A sleeve gastrectomy is a “restrictive” weight loss procedure. It limits the amount of food you can eat and helps you feel full sooner.
Sleeve gastrectomy patients can lose, on average, 55% of their excess body weight. The earliest forms of the procedure were performed in the mid-1990s. It has been adapted since then and has become a widely used technique.
In this procedure, a thin vertical sleeve of stomach is created using a stapling device. Laparoscopic sleeve gastrectomy can be the first step before gastric bypass or it can be a single procedure for weight loss. If a sleeve gastrectomy is used as part of a two-step procedure, the first step is for the surgeon to create the small stomach "sleeve." This sleeve will typically hold between 50 to 150 mL, and is about the size of a banana. The excised portion of the stomach is removed, reducing it to about 15% of its original size.
After a period of time determined by the surgeon, another procedure would be done in which the surgeon attaches a section of the small intestine directly to the stomach pouch. This allows food to bypass a portion of the small intestine. Doing so enables your body to absorb fewer calories, in addition to consuming less food. This two-step procedure may be done because patients may not be able to tolerate both procedures during a single operation. The sleeve gastrectomy is also an appropriate option for patients where the risk of performing a gastric bypass is too large.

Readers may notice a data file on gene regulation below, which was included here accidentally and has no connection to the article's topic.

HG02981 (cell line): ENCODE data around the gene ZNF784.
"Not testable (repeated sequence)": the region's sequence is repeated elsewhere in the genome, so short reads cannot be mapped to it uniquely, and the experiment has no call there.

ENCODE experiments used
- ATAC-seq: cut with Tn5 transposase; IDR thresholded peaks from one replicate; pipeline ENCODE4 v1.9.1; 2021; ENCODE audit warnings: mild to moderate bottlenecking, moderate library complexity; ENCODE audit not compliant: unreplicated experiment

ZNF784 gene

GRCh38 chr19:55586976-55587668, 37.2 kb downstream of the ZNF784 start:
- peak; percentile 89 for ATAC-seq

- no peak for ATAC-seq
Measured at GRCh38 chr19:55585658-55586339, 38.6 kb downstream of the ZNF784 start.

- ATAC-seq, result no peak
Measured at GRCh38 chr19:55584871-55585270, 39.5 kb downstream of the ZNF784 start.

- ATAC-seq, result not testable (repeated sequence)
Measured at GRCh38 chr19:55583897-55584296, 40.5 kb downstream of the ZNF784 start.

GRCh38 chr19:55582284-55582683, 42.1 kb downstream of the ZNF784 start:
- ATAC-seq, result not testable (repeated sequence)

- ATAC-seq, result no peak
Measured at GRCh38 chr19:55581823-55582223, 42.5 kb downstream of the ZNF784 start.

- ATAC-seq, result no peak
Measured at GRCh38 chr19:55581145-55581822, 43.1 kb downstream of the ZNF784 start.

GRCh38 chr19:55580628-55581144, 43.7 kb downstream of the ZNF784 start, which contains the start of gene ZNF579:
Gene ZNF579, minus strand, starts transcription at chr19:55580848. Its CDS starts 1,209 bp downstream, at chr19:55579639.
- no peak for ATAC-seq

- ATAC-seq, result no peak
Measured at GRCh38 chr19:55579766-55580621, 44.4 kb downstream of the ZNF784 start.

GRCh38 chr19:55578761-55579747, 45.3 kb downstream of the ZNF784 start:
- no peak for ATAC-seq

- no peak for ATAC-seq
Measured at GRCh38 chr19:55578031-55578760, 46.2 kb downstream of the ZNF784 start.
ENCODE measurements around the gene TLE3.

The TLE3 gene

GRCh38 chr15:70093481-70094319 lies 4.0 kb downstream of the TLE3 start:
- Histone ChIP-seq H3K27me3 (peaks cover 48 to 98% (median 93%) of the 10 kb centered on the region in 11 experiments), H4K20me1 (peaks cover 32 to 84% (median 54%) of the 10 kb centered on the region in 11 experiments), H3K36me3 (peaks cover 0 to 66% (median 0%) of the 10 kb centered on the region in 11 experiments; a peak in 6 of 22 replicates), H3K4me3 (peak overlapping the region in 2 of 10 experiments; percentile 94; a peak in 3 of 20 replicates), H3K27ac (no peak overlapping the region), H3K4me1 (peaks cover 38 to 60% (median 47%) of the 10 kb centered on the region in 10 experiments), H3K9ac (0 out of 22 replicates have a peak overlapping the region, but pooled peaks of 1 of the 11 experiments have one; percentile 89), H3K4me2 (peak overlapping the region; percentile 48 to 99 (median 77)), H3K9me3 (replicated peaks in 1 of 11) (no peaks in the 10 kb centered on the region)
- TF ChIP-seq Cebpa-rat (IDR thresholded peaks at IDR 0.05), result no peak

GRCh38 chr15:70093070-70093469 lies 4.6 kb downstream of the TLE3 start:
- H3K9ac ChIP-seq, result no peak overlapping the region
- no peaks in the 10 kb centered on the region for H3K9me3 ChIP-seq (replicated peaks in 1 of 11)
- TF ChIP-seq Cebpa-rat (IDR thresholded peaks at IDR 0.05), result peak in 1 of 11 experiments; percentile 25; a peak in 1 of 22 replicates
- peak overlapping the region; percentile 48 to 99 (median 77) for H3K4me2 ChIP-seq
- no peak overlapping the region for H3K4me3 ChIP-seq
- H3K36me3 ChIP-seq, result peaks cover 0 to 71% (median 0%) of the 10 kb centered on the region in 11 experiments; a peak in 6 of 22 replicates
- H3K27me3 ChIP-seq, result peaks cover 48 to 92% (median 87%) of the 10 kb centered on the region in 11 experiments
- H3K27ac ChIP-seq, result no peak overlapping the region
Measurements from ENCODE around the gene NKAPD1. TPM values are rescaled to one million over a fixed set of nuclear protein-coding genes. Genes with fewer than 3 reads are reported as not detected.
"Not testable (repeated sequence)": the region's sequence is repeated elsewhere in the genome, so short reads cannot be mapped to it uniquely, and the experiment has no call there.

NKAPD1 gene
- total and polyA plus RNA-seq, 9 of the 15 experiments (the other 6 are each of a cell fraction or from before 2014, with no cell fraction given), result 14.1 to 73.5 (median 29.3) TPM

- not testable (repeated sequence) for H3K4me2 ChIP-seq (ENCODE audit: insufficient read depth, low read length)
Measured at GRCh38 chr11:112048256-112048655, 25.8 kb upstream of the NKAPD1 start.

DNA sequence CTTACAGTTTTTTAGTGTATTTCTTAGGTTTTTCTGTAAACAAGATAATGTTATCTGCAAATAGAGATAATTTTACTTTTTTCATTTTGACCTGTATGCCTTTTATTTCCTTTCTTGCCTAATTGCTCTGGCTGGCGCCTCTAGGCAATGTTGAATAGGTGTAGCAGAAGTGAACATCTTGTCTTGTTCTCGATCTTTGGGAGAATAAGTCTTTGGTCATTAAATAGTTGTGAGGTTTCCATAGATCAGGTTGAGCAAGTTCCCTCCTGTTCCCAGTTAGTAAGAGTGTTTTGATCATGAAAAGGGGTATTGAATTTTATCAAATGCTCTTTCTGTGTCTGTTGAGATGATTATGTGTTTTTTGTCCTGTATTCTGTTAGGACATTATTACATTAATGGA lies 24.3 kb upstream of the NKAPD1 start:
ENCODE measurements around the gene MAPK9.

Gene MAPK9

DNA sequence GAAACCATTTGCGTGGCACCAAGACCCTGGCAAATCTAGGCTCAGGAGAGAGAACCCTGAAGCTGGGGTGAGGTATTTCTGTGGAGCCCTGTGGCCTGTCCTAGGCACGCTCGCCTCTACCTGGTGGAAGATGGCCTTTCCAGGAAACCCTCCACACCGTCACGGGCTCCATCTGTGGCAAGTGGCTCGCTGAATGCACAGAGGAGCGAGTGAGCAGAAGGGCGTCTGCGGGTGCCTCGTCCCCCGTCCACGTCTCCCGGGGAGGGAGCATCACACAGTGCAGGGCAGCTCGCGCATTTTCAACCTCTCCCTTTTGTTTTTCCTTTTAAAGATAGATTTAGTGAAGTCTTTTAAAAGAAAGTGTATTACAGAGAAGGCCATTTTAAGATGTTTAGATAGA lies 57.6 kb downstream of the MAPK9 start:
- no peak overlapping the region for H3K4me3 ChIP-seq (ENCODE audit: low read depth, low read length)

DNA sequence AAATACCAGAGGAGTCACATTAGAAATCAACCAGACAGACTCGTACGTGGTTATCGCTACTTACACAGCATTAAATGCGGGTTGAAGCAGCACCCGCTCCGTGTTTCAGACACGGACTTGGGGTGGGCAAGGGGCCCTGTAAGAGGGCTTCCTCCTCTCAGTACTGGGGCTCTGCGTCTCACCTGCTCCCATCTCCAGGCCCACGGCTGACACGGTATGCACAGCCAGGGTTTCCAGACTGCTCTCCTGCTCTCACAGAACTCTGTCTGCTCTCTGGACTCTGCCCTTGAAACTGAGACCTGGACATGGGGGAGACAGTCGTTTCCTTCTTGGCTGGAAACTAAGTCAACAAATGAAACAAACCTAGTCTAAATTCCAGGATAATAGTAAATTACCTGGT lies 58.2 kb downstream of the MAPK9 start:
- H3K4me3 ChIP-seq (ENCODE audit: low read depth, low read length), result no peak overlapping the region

Before you decide whether sleeve gastrectomy is your best option, you should consider both its advantages and disadvantages.
Limits the amount of food that can be eaten at a meal.
Food passes through the digestive tract in the usual order, allowing vitamins and nutrients to be fully absorbed into the body.
No postoperative adjustments are required.
In clinical studies, patients lost an average of 55% of their excess body weight.
Research has shown that this procedure helps resolve high blood pressure and obstructive sleep apnea, and improves type 2 diabetes and hyperlipidemia.
Potentially shorter hospital stay
Complications due to stomach stapling, including separation of tissue that was stapled or stitched together and leaks from staple lines.
Non-reversible, since part of the stomach is removed